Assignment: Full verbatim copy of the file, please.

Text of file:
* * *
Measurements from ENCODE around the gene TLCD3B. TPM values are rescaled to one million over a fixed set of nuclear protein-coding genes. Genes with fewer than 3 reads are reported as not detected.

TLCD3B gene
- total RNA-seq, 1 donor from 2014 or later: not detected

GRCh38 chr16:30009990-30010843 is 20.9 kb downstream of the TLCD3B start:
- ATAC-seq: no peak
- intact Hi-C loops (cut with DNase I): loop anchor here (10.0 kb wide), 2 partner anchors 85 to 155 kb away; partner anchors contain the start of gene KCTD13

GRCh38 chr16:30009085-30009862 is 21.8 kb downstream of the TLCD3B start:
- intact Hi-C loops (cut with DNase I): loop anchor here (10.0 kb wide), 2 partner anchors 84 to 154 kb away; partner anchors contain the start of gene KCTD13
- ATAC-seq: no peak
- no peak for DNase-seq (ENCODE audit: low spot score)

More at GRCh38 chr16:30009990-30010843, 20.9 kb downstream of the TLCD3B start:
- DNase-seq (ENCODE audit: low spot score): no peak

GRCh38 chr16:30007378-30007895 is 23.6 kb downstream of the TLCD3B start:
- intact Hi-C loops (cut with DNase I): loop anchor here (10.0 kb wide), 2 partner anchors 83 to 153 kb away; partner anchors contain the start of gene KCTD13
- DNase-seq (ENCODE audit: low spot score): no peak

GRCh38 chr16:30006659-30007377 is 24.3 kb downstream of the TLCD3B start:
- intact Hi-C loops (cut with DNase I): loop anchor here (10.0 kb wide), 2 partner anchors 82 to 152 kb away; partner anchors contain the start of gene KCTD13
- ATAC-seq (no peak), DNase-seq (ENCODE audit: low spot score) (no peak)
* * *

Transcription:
Measurements from ENCODE around the gene TLCD3B. TPM values are rescaled to one million over a fixed set of nuclear protein-coding genes. Genes with fewer than 3 reads are reported as not detected.

TLCD3B gene
- total RNA-seq, 1 donor from 2014 or later: not detected

GRCh38 chr16:30009990-30010843 is 20.9 kb downstream of the TLCD3B start:
- ATAC-seq: no peak
- intact Hi-C loops (cut with DNase I): loop anchor here (10.0 kb wide), 2 partner anchors 85 to 155 kb away; partner anchors contain the start of gene KCTD13

GRCh38 chr16:30009085-30009862 is 21.8 kb downstream of the TLCD3B start:
- intact Hi-C loops (cut with DNase I): loop anchor here (10.0 kb wide), 2 partner anchors 84 to 154 kb away; partner anchors contain the start of gene KCTD13
- ATAC-seq: no peak
- no peak for DNase-seq (ENCODE audit: low spot score)

More at GRCh38 chr16:30009990-30010843, 20.9 kb downstream of the TLCD3B start:
- DNase-seq (ENCODE audit: low spot score): no peak

GRCh38 chr16:30007378-30007895 is 23.6 kb downstream of the TLCD3B start:
- intact Hi-C loops (cut with DNase I): loop anchor here (10.0 kb wide), 2 partner anchors 83 to 153 kb away; partner anchors contain the start of gene KCTD13
- DNase-seq (ENCODE audit: low spot score): no peak

GRCh38 chr16:30006659-30007377 is 24.3 kb downstream of the TLCD3B start:
- intact Hi-C loops (cut with DNase I): loop anchor here (10.0 kb wide), 2 partner anchors 82 to 152 kb away; partner anchors contain the start of gene KCTD13
- ATAC-seq (no peak), DNase-seq (ENCODE audit: low spot score) (no peak)